domingo, octubre 26, 2014

Councillor from Mexico City’s borough threatens news site over right to be forgotten

The link between Rubalcava Suárez, (a member of Peña Nieto’s political party PRI), and a threat of violence against a news organisation, does little to alleviate the image of Peña Nieto´s government as one that has focused on economic reforms at the expense of law and order

An elected official from Mexico City has threatened news site SinEmbargo over its on-line publication of embarrassing photographs, including one where he poses showing his muscles in front of an armored tank.
Mexico City-based SinEmbargo said that it was originally treating the matter as a ‘right to be forgotten’ case that started when a lawyer requested the removal of several photos obtained 2 years ago from the Facebook profile of Adrián Rubalcava Suárez, who runs the borough of Cuajimalpa.
According to SinEmbargo, it has received over the last couple of weeks several threatening emails from a person who claims to be Rubalcava Suárez’s lawyer and from a subject who claimed to be part of the official’s legal team, after he showed up on Friday at the news site’s headquarters to make new threats.
The threats stem from a news feature in which SinEmbargo used several pictures posted by Rubalcava Suárez showing several members of the PVEM party (Green Ecologist Party) in situations which depict them as anything but concerned with the environment.

Adrián Ruvalcaba (Via SinEmbargo)
Unyielding, SinEmbargo published on Saturday a picture of Rubalcava Suárez in which he is wearing a special armed forces uniform whilst posing as if he’s ready to open fire with an automatic weapon.
SinEmbargo said that a decision was made to maintain the photos on-line citing the support of the rights organisation Article19, which claimed that Rubalcava Suárez’ decision to ‘voluntarily place himself in the sphere of public debate binds him to more demanding public scrutiny’.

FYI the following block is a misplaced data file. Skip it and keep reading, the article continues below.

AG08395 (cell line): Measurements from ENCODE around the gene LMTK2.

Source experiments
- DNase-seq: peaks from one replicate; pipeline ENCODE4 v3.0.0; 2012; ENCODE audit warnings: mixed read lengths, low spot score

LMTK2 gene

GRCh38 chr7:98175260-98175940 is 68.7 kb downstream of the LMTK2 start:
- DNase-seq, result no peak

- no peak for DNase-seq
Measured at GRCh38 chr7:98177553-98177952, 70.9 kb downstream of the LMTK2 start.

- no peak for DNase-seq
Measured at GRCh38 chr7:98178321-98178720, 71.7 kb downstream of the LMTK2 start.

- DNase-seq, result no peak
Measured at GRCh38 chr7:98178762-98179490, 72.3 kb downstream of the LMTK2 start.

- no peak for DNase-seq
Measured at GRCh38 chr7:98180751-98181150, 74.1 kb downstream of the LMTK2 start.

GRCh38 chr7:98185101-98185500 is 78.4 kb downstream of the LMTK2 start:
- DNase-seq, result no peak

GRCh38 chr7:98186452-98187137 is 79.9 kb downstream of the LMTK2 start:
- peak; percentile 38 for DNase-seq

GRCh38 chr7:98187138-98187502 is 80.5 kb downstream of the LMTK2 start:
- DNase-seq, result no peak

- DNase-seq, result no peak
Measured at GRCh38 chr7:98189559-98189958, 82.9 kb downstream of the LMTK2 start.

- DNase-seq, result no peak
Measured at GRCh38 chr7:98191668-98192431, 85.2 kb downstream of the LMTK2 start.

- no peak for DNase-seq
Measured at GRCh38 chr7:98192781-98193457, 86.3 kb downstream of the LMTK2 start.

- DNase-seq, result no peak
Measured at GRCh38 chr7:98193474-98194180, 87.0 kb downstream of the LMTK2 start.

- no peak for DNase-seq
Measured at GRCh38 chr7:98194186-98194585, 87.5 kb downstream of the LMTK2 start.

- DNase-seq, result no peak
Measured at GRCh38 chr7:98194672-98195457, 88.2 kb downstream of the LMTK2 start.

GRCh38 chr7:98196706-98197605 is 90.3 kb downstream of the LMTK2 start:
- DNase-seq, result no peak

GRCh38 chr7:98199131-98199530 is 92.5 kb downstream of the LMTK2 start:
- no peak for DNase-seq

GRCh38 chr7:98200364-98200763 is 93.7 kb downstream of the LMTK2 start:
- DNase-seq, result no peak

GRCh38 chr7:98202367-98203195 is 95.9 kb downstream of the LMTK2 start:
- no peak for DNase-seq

The right to be forgotten debate in Europe has largely centred on the human rights of individuals to expect that search engines like Google remove on-line content that is damaging to their reputation, as well as on its implications for the right to freedom of expression.
The matter in Mexico, however, has more serious implications in one of the world’s 15 most dangerous countries for journalists. After all Mexico is a country where, as put by the Committee to Protect Journalists, ‘journalists are slain and the killers go free’.
The international human rights organisation Article19 called on Mexico’s FEADLE, attached to the country’s PGR (Attorney General Office), to investigate the threats made to SinEmbargo.
The government of Enrique Peña Nieto, Mexico’s president, has in recent weeks been under pressure at home and abroad, following the disappearance of 43 students and the killing of six in the city of Iguala, with the alleged participation of local politicians and the police.
The link between Rubalcava Suárez, (a member of Peña Nieto’s political party PRI), and a threat of violence against a news organisation, does little to alleviate the image of Peña Nieto´s government as one that has focused on economic reforms at the expense of law and order, as put by The Economist in a recent article. 
Rubalcava Suárez, who was elected in 2012 to run Cuajimalpa on his ticket as a candidate for the coalition that includes his official party PRI and the PVEM, attracted negative publicity for his party and for the government of Peña Nieto, after he posted a picture of himself with similarities to Peña Nieto’s presidential image.